So what if he wants her? So what if she’s pretty? So damn what if he looks at women the way he does? Why should Jorg have to change just because objectifying women has become a taboo? It’s his character. Lawrence is entirely permitted to craft whatever character he desires, without reviewers taking cheap shots at him for misogyny. It’s ludicrous that a writer should have to bear in mind the current political or socio-political landscape, or a truck-load of “-isms”, in order to write his or her book.
This speaks for itself, I should think. A woman’s only power over a man is, of course, sexual. The man should be thought of as downright decent for not wanting to kill her. The rest is pure irony, as Leo Cristea has repeatedly made personal attacks against the original reviewer at Tor.com. Straight white geek boys and their inability to think beyond their own dick, eh?
How are we men supposed to look at women, and how then are we supposed to have our male characters look upon them? Last I checked, there weren’t any rules.
I have no idea how old he is, but however old he might be I think this is a good point where someone should run over and tell any woman he knows in real life that he is a loathsome little creep, and that they should start getting a restraining order or two, if they haven’t already. As for his mother: my condolences, madam. It’s not your fault your son turned out this way, don’t blame yourself.
I don’t care if a character is sexist, racist, homophobic or damn well xenophobic: as long as the character is well-written, well-crafted and well-presented.
Spoken like someone who is never subjected to sexism, racism, homophobia or any other -isms!
In my own work, I like to think I have strong women, vulnerable where needed, but entirely related to their character. [...]
He does call the women around him “woman”, when he’s irked, and he damn well will objectify the love of his life when he first sees her—he would, she’ll take his breath away. Neither am I going to force timid women from my story into tougher shoes that simply don’t fit, just to please the feminist camp. I’m going to write what I write, how I write it, and not be afraid of being called a misogynist.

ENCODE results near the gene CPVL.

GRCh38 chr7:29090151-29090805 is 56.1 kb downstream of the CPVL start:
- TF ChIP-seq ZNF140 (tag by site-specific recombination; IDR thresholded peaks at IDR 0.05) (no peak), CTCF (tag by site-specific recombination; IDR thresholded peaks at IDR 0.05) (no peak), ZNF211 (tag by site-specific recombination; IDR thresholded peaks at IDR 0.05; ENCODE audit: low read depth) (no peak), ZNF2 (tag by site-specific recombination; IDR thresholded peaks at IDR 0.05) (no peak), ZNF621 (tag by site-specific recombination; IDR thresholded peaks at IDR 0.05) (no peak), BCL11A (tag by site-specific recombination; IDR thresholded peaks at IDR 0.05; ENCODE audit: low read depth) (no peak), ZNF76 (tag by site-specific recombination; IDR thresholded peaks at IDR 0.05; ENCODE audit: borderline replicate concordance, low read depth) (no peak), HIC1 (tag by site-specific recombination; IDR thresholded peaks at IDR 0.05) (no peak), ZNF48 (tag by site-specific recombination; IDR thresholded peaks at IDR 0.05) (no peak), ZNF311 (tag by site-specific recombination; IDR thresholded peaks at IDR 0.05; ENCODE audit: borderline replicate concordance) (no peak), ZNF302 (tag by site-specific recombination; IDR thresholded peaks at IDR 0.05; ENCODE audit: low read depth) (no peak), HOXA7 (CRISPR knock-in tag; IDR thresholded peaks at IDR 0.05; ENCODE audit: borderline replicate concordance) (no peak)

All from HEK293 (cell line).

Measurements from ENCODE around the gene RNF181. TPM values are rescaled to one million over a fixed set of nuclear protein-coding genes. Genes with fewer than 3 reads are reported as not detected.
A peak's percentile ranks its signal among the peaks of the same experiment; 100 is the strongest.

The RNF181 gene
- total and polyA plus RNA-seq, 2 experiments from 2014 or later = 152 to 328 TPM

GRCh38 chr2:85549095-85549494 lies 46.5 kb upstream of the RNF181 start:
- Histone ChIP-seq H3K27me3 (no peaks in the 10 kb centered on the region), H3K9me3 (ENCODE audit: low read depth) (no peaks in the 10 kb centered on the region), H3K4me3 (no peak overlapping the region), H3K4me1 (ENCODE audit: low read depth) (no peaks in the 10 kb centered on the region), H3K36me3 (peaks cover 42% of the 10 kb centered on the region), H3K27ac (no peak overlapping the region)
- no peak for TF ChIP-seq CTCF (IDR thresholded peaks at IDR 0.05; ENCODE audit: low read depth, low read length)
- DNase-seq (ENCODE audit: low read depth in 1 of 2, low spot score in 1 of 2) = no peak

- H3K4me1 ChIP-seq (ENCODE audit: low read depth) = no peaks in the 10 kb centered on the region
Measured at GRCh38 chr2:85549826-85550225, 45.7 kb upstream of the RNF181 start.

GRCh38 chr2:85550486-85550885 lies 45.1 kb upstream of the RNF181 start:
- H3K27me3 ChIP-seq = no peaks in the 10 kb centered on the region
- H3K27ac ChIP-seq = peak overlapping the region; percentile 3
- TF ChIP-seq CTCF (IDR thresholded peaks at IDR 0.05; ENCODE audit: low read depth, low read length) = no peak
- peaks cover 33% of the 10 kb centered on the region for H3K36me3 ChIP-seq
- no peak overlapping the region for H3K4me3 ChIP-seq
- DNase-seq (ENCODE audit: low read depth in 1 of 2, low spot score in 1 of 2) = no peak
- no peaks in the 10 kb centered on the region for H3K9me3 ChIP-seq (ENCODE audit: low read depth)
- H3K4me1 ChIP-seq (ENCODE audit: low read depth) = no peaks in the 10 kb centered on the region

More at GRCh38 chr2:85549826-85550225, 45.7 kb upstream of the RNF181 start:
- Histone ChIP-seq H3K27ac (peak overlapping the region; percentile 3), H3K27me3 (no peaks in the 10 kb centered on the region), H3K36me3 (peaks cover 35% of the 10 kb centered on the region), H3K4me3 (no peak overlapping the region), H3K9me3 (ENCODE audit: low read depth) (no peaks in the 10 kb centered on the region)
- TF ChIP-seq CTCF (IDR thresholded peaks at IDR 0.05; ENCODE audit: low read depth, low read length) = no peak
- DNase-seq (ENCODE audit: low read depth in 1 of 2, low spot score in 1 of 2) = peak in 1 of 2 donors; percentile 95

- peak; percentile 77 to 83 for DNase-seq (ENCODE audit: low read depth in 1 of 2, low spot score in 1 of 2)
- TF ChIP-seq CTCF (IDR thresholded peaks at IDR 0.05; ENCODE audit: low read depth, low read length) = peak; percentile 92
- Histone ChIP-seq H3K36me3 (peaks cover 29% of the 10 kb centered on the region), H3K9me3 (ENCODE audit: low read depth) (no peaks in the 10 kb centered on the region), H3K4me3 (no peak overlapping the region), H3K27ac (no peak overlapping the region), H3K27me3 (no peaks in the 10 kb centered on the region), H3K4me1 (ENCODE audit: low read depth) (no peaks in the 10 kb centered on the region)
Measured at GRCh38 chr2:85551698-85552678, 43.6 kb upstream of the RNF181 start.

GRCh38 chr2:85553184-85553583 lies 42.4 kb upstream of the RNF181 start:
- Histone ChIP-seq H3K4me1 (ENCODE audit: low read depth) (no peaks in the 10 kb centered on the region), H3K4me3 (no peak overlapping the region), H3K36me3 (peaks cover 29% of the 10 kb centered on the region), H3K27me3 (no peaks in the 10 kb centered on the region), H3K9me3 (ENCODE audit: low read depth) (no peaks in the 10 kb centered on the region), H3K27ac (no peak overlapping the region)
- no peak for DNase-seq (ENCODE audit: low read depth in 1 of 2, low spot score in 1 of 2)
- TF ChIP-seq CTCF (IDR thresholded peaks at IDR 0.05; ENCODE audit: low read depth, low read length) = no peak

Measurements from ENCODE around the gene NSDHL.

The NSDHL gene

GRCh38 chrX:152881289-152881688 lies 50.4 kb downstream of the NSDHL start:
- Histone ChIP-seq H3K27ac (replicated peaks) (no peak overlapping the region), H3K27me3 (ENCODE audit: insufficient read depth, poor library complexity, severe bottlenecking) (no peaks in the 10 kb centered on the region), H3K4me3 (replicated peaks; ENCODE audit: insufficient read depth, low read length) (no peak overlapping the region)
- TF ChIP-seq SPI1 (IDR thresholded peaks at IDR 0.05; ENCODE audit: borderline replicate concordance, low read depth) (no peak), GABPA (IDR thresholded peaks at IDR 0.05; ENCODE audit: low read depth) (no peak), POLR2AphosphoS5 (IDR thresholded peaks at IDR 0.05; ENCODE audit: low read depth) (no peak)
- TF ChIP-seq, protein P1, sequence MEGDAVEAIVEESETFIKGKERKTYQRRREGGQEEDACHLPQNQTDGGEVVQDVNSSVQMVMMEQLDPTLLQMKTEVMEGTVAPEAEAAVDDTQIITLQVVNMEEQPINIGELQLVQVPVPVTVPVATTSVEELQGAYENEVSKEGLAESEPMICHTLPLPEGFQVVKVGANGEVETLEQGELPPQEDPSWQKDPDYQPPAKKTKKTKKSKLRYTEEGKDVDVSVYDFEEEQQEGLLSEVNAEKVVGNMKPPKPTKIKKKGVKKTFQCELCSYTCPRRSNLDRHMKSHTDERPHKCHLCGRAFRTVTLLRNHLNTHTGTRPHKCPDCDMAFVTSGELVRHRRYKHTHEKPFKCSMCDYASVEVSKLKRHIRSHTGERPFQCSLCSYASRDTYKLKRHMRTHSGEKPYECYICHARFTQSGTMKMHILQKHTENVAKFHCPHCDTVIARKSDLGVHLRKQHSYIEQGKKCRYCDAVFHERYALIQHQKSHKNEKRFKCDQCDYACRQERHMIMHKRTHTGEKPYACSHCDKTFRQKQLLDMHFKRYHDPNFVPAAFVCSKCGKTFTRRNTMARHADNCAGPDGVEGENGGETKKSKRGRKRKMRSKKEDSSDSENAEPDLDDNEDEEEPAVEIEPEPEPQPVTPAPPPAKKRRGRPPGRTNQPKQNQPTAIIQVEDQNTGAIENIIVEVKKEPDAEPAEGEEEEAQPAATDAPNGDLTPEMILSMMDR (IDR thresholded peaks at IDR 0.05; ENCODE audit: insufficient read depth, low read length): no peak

No problem, boyo. You haven’t even gotten your shit-awful dreck past the slush-pile and I’m already calling you a misogynistic little toad-fucker.
It reminds of me English Literature study, where the tutor was never happy with an interpretation of a story as just that, a story. There had to be ‘feminist’ readings, were we look at the horrific messages conveyed through Dracula, or ‘post-modernist’ readings, were you looked at something equally boring.
This is why I like fantasy: a story can just be a story (of course, the worlds, epic plots, characters, swords and elves are pretty nifty, too).
“I am a barely-literate yet sanctimonious little cock who believes the epitome of literature is gritty grimdark fantasy full of rape, racism and homophobia. Look ma, I am unbelievably edgy! So edgy I slash my own wrists. Am I cool yet? AM I? PLEASE TELL ME I AM, WORLD.”
Maybe, if you believe the Goodreads ladies and their damning reviews, because I’m a guy and I identify with Dresden. Someone called it “misogynistic shit”: baffled as to how Harry is misogynous, however. Not that it matters: Harry is all kinds of cool, the plot is exciting and different enough that no matter the urban fantasy you’ve encountered (I’m thinking TV here, too) you will be surprised by the originality of Butcher’s ideas.
No wonder he hated English lit classes. He has many thoughts on race and culture, by the way, and all of it sound precisely like raging rampant racefail waiting to happen.
Since I probably misled you into thinking I was going to suffer Prince of Thorns so you won’t have to, I will do the decent thing and leave you with at least some randomly-picked quotes from the book so you can determine for yourself whether it is a creepy, creepy sausagefest.
#1 Makin pursed his lips. I never liked his lips, too thick and fleshy, but I forgave him that, for his joking and his deathly work with that flail of his. “Well, you can have the cows, Little Rikey. Me, I’m going to find a farmer’s daughter or three, before the others use them all up.”
They went off then, Rike doing that laugh of his, “hur, hur, hur,” as if he was trying to cough a fishbone out.
#2 I couldn’t argue there. “How old are you?” that fat farmer had wanted to know. Old enough to pay a call on his daughters. The fat girl had a lot to say, just like her father. Screeched like a barn owl: hurt my ears with it. I liked the older one better. She was quiet enough. So quiet you’d give a twist here or there just to check she hadn’t died of fright. Though I don’t suppose either of them was quiet when the fire reached them . . .